In November 1876 construction was completed. Artist John La Farge was chosen to paint the sanctuary. He also added multiple stained glass windows starting in 1883 using a new technique of layering opalescent glass. Edward Burne-Jones also added two stained glass pieces in 1882 called The Worship of the Shepherds and David’s Charge to Solomon. These windows were said to have been inspirations to Phillips Brooks when he preached to his congregation. In the days leading up to February 9, 1877 the day of consecration, La Farge and his assistants worked through the night adding finishing touches. In attendance on consecration day were the Bishops of the Diocese of Massachusetts, clergymen for other denominations, H.H Richardson, the Norcross Brothers, John La Farge, Alexander Rice the Governor of MassachGovernor of Massachusetts, Frederick Prince the Mayor of Boston and all of the people involved in building the Trinity Church. At the consecration the dean of Theological School at Cambridge read the Gospel, the Rector of Christ Church offered the prayers, the Rector of Emmanuel Church preached the sermon and the Bishops of Central Pennsylvania, New York, and Massachusetts conducted the Communion Service.

Although the Trinity Church is a main attraction for tourists visiting Boston and a stop on the famous Boston Duck Tours it is still an active Episcopal church. The Reverend is Anne Bonnyman, weekday services are held three times a week from September through June and four services are offered on Sundays. The parish is also dedicated to service in the community and provides Christian education for all ages. Many high level choirs began at the Trinity Church including Trinity Choir, Trinity Schola, Trinity Choristers, and Trinity Chamber Choir. The choirs are part of a major Boston Tradition called the Candlelight Carols which draws 5,000 attendees each December. Both H.H Richardson and John La Farge became very well-known and successful because of the Trinity Church and Richardson’s Romanesque style became very popular all over the country. Richardson died nine years later in 1886 but his Romanesque style had a major impact on American architecture.

Inside of Trinity

Richardson and the Norcross Brothers went on to construct thirty-three more buildings together and developed a great partnership. Richardsonian Romanesque as it became known truly embodied the democratic American spirit. Many town halls, railroad stations, courthouses, and libraries all over the nation were seen with clay roofs, polychromy, rough stone, heavy arches, and massive towers characteristic of the Richardsonian Romanesque style.   Trinity Church is the only church in America and building in Boston that has been named “Ten Most Significant Buildings in the United States” by the American Institute of Architects. The building was also voted the most important building in the United States by architects and it was named a National Historic Landmark in 1970.Trinity Church was the start of many new movements in American history and lives up to its honored name of most important building in the United States. The church is a symbol for everything this country stands for. Not only was a new style of architecture born that became a staple in American architecture but a new way of worshiping evolved that embodied the democratic and unified American way. Although the Trinity Church itself was not made with Stony Creek granite, the Norcross Brothers who built the building owned Stony Creek granite quarries. The Trinity Church was still a part of the granite movement in which granite was becoming the preferred building material because of its strength and beauty.Trinity Church of Boston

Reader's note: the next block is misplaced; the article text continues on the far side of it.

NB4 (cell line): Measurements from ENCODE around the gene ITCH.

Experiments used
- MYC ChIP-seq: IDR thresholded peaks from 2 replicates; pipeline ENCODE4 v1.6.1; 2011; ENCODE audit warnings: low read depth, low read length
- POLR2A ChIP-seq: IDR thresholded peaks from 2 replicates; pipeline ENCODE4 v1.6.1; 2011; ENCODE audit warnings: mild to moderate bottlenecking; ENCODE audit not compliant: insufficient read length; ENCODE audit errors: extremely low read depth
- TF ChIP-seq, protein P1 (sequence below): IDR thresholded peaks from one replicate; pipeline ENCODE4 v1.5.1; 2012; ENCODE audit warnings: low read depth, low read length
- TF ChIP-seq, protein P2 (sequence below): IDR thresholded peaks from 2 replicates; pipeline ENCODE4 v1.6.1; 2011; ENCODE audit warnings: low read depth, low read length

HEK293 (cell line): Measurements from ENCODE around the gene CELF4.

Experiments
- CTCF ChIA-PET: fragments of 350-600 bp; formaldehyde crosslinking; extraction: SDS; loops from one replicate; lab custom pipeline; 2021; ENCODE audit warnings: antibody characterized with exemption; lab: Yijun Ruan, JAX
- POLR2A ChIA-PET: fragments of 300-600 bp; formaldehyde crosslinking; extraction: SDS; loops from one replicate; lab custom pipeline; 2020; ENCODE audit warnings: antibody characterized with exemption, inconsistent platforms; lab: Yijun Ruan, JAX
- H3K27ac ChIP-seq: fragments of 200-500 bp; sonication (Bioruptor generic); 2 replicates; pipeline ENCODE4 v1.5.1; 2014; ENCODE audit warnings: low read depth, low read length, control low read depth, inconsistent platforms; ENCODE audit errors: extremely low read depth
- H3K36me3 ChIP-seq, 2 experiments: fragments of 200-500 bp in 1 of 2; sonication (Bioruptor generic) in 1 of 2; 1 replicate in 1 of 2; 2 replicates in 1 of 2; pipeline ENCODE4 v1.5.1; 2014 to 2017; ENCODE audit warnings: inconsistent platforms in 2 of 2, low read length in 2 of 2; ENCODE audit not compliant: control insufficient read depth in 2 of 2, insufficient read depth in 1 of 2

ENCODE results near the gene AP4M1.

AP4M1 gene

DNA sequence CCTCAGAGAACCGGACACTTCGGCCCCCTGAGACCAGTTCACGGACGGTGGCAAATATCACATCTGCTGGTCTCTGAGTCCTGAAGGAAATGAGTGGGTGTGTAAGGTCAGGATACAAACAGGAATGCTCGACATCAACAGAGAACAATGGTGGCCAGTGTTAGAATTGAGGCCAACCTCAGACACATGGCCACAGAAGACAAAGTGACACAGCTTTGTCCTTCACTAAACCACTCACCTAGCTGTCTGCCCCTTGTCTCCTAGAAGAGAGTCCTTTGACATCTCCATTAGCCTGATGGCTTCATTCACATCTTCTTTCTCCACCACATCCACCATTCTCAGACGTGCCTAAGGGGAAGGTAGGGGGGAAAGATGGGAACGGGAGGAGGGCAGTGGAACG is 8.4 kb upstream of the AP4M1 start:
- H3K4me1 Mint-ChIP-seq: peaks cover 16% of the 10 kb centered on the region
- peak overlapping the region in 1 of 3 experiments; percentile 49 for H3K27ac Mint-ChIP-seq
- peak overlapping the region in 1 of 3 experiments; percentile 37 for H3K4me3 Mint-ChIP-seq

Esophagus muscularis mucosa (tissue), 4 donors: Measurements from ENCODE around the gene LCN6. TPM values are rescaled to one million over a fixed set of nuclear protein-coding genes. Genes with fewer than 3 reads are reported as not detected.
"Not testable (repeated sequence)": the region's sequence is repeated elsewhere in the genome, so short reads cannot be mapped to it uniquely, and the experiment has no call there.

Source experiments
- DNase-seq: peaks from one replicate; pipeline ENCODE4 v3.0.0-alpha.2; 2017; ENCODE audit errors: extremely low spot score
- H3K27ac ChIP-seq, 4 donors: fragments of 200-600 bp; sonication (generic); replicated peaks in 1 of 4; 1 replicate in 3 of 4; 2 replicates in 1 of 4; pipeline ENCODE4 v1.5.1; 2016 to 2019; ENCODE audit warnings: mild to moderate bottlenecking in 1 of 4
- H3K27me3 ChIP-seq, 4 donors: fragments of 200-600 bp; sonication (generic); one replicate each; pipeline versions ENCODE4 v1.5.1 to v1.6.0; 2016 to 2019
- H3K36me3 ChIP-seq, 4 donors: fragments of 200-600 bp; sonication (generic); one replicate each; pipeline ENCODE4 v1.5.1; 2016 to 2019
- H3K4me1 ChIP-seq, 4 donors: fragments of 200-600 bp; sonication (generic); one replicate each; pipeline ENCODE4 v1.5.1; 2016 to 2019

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Sources:

DeFord, Deborah. Flesh and Stone: Stony Creek and the Age of Granite. Stony Creek, CT: Stony Creek Granite Workers Celebration/Leete's Island, 2000. Print.

http://www.trinitychurchboston.org/

http://www.cyberhymnal.org/bio/b/r/o/brooks_p.htm

http://www.aviewoncities.com/boston/trinitychurch.htm

http://www.trinitychurchboston.org/building-history.html

http://www.trinitychurchboston.org/architecture.html

http://www.sacred-destinations.com/usa/boston-trinity-church

http://college.holycross.edu/projects/worcester/institutions/norcross.htm

http://architect.architecture.sk/henry-hobson-richardson-architect/henry-hobson-richardson-architect.php

http://www.britannica.com/EBchecked/topic/502649/Henry-Hobson-Richardson

http://www.celebrateboston.com/architecture/trinity-church.htm

http://en.wikipedia.org/wiki/Trinity_Church,_Boston

Images:

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http://1.bp.blogspot.com/_ZJepY9ht200/TAaljHc8lgI/AAAAAAAAACI/_1EjLCuYmLU/s1600/richardson.jpg

http://upload.wikimedia.org/wikipedia/commons/8/8e/PhillipsBrooks.jpg

http://upload.wikimedia.org/wikipedia/commons/3/3c/Phillips_Brooks_by_Augustus_Saint-Gaudens,_Trinity_Church,_Boston.jpg

http://1.bp.blogspot.com/_F9j1lmEgVJA/TR0hmMtdnHI/AAAAAAAAHqw/W382_ScBYRk/s1600/Trinity%2BChurch%2BBoston%2Bstained%2Bglass.jpg

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http://www.cambridge2000.com/gallery/images/P32519519e.jpg



Last Updated on Sunday, 30 October 2011 16:58  

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Flesh and Stone

Flesh and Stone - Stony Creek and the Age of Granite - buy at Amazon.com
Available on Amazon

Uncirculated: Shrink wrapped in clear plastic from original Italian publisher, 1999. Ships with fresh samples of sparkling Stony Creek pink granite for historians, collectors, geologists and classrooms. Additional samples available upon request.